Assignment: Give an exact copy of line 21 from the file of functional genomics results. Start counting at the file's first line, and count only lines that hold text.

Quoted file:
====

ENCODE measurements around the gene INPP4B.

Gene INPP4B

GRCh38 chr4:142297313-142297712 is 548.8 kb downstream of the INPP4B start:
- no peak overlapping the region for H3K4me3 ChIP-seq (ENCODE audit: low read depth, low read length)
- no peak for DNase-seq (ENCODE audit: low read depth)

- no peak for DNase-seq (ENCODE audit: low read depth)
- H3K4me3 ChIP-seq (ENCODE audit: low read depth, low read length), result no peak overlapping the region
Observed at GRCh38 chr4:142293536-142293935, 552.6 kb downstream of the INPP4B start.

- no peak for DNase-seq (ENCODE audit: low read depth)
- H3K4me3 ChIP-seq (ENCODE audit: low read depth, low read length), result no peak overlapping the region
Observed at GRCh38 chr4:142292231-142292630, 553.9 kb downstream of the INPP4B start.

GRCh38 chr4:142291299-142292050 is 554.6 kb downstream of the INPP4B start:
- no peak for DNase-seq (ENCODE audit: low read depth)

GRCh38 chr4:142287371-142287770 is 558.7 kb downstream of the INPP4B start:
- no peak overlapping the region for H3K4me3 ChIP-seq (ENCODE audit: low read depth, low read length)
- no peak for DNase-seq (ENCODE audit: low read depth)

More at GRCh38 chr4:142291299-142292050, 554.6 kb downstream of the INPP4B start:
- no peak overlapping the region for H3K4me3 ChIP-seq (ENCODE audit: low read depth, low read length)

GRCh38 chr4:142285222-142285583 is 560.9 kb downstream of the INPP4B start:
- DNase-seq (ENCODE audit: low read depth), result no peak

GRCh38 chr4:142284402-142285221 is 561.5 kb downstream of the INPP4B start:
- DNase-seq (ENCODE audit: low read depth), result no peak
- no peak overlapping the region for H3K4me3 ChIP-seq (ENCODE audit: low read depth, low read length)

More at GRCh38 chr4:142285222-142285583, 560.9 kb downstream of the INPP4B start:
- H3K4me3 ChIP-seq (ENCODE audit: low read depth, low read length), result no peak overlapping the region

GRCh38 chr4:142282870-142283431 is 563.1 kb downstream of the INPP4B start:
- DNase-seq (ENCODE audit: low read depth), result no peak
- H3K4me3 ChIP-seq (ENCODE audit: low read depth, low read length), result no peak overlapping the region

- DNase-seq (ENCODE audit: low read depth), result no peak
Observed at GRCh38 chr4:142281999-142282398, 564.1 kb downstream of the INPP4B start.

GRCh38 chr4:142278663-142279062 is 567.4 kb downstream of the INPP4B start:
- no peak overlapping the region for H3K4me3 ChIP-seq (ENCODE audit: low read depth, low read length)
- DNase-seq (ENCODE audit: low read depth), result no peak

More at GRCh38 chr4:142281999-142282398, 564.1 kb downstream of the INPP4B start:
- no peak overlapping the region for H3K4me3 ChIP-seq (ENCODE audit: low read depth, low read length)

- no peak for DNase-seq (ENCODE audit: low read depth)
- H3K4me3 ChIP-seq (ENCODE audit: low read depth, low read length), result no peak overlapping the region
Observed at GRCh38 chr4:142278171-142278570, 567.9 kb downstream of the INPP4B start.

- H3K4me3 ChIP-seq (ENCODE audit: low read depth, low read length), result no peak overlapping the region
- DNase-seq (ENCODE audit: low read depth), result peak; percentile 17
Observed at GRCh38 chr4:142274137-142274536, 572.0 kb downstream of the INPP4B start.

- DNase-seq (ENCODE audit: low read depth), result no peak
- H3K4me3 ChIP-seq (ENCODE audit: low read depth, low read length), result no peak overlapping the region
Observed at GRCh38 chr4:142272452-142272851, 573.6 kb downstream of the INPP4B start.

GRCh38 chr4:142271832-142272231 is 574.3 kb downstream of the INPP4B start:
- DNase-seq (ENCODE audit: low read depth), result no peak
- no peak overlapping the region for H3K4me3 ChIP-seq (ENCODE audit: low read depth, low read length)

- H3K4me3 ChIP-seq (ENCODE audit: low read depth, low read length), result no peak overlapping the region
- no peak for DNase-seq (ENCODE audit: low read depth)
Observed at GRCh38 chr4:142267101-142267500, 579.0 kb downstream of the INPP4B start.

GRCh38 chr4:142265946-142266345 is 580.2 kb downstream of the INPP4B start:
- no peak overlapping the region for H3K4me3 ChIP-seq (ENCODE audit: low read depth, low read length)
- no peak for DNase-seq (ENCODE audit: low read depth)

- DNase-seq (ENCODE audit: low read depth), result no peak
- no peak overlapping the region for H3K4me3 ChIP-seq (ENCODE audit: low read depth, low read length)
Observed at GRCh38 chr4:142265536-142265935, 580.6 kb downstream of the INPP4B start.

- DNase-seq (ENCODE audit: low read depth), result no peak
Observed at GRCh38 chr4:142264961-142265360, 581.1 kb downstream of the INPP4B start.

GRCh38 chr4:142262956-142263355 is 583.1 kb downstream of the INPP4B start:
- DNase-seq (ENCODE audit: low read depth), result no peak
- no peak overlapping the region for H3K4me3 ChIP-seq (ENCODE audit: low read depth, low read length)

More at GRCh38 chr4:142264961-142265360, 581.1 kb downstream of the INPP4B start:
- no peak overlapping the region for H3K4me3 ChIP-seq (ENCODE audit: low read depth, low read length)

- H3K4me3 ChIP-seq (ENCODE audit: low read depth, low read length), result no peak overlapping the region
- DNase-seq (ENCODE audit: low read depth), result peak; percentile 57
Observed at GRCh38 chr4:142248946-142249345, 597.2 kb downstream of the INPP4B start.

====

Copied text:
GRCh38 chr4:142284402-142285221 is 561.5 kb downstream of the INPP4B start: